Cattle and Cane “Golden”

Independent, 2023

Folk-pop music with a rich tapestry of sounds reaches for the sky.

Hailing from Teeside, Cattle & Cane have built a solid reputation in their home territory of northeast England. That’s based on multiple sell-out performances and three albums they released themselves, as well as a mini collection of covers. Their new album ‘Golden’ can only strengthen the band’s ties with fans. That said, it’s not clear if this is a breakthrough moment. Is this enough for Cattle & Cane to go from respected local band to a national or even international act?

‘Golden’ certainly hits most of the right notes. It has a rich pop sound, a combination of lush instrumental arrangements joined to the harmonies of siblings Helen and Joe Hammill. The Hammills are the fixed point of Cattle & Cane, together with a shifting group of musicians who join them on tour and in the studio. It was produced by long-time collaborator and the band’s live bassist, Luke Elgie, and mixed by engineers Mike Butler and John Martindale, with contributions from session musicians including Thomas Frip, Liam Fender, Ada Francis, and Harry Fausing Smith. The result of this collective effort is a smorgasbord of sounds. There are moments in the album where they sound like the Weepies; then the Kennedys. The pattern is of family duets, though unlike the Weepies or Kennedys, the Hammills are related by birth, not marriage.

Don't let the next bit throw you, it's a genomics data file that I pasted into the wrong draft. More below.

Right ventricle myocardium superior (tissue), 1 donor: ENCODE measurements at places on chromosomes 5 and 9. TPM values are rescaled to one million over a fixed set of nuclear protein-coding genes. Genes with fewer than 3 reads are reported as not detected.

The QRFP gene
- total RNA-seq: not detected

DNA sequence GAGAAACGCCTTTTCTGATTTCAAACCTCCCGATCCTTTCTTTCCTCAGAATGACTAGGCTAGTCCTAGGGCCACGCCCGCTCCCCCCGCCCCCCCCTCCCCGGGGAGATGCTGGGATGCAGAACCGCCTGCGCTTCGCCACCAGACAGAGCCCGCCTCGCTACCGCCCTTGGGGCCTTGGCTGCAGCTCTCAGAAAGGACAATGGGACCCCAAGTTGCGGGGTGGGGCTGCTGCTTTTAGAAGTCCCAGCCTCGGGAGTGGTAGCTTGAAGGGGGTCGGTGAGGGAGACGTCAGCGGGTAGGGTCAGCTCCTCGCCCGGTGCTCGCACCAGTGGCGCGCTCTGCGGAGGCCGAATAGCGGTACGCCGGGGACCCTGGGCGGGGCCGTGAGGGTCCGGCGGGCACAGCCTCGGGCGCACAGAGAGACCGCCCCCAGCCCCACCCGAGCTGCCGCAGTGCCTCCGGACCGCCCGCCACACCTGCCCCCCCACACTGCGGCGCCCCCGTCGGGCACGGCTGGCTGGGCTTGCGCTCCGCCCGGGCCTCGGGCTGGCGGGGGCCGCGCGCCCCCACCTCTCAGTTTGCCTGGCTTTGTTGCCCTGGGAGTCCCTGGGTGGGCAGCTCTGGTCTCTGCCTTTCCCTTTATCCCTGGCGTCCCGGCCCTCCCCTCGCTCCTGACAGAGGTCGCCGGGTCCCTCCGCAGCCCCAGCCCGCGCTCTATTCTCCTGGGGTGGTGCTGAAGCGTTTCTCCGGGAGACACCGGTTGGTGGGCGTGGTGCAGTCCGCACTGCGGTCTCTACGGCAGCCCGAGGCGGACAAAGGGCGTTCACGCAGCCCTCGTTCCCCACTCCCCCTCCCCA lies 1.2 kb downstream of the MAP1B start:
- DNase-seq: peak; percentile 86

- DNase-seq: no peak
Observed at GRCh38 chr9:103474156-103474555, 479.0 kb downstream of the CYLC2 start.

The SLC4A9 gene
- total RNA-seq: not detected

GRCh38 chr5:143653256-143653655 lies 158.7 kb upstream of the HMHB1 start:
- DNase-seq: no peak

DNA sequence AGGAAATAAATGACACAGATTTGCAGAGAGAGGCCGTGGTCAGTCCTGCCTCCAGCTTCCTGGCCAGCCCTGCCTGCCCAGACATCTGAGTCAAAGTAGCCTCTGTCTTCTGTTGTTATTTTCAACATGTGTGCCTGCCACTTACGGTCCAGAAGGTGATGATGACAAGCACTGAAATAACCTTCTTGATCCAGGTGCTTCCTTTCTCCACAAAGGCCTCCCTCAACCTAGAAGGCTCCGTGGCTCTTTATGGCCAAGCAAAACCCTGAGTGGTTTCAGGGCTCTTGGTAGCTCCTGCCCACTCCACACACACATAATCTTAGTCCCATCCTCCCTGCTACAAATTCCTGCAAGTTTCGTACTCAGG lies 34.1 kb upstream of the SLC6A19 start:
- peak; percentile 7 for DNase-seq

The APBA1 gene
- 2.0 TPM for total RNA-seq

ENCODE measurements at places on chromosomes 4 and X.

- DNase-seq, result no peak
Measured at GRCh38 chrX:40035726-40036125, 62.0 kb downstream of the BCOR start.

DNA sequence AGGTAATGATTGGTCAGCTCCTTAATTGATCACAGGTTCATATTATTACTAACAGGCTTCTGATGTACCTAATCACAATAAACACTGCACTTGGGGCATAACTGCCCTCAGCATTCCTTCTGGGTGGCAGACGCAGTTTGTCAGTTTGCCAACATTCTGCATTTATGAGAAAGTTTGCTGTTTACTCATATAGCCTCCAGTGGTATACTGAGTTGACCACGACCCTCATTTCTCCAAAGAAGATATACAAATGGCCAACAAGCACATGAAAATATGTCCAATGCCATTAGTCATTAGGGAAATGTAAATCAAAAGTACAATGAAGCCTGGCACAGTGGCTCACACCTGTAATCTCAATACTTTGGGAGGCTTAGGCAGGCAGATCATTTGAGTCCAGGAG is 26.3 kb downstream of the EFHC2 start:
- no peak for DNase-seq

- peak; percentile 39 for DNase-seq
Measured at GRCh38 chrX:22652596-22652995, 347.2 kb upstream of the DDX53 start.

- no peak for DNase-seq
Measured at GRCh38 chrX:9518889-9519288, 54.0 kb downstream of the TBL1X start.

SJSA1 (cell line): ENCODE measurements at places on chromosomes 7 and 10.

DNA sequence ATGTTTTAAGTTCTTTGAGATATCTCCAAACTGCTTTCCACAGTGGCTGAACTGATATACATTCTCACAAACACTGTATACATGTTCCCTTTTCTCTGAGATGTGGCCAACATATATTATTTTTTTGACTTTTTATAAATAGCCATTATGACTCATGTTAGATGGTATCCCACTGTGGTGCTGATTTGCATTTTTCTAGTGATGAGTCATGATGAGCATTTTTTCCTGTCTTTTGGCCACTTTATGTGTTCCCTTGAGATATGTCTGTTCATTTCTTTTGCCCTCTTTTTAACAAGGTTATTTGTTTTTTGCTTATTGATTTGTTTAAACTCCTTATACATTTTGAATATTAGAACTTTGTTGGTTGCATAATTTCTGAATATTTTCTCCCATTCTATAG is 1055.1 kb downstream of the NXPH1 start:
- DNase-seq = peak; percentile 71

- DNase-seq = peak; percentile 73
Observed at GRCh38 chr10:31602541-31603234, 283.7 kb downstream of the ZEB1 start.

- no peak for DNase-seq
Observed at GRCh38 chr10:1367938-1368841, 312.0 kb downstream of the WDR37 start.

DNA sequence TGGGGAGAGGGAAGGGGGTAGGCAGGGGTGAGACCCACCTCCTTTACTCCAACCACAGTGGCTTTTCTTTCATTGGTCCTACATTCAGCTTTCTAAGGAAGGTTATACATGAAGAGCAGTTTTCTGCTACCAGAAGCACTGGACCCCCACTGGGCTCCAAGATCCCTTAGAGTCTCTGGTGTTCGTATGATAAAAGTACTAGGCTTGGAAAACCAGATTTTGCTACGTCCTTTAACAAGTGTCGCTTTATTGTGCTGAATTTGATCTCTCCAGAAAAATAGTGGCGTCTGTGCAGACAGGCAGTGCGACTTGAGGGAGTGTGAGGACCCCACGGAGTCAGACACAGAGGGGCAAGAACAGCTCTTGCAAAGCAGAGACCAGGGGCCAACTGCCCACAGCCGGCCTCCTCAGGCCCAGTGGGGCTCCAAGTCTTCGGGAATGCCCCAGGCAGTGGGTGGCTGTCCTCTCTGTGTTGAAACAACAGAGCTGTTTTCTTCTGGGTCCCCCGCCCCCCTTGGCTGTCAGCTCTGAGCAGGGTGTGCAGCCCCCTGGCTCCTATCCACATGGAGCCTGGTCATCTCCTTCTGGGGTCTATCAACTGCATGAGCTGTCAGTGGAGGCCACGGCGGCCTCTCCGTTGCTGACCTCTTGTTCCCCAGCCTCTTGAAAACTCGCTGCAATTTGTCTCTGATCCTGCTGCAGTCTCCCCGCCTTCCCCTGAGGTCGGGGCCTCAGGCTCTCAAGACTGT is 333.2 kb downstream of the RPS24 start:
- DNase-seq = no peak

‘Golden’ keeps to the path set by Cattle & Cane’s previous album, ‘Navigator‘. It has been described as influenced by American West Coast pop of the seventies,” which gives it a feelgood vibe. As that AUK review noted, there is a manifest contradiction in that album– a pop sound coupled with Joe Hammill’s somewhat dark lyrics. This continues in ‘Golden’. Its theme is relationships and the darkness which comes from the honesty with which the issue is addressed. As Joe says, it’s about “the insecurities, the complexities, and the hope contained within” relationships. While the songs are reminiscent of pop hits about young love they are really about adults and both the joy and the pain that happens when they come together and drift apart.

The album opens with ‘Golden’, a song with orchestral sound that celebrates the lightening charge of love. Like other songs on the record, its lyrics have a bit of the nonsensical charm of English words on a Japanese t-shirt: “When I’m dying in Yzorgama And there’s a telephone I will see you in the same light.” The next song ‘IOU’ could be a great blues number with lyrics like “after some deliberation/ From the whiskey dilation/ I owe you an explanation/  ‘Cause no excuse is the sign/ Straight up on the river Without contemplation.”  But it has an almost oriental sound like Peggy Lee’s ‘Siamese Cat Song’. Most of the other songs explore relationships from different perspectives, including broken hearts and the sheer rollercoaster of romance.

Overall, this is a well-crafted offering but the juxtaposition of a layered pop sound with lyrics about love’s hard reality may not be enough to take ‘Golden’ platinum.

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About Michael Macy 50 Articles
Grew up in the American Midwest and bounced around a bit until settling in London. Wherever I've been, whatever I have done, has been to sound of Americana. It is a real privilege to be part of this site, discover new music and write about it.
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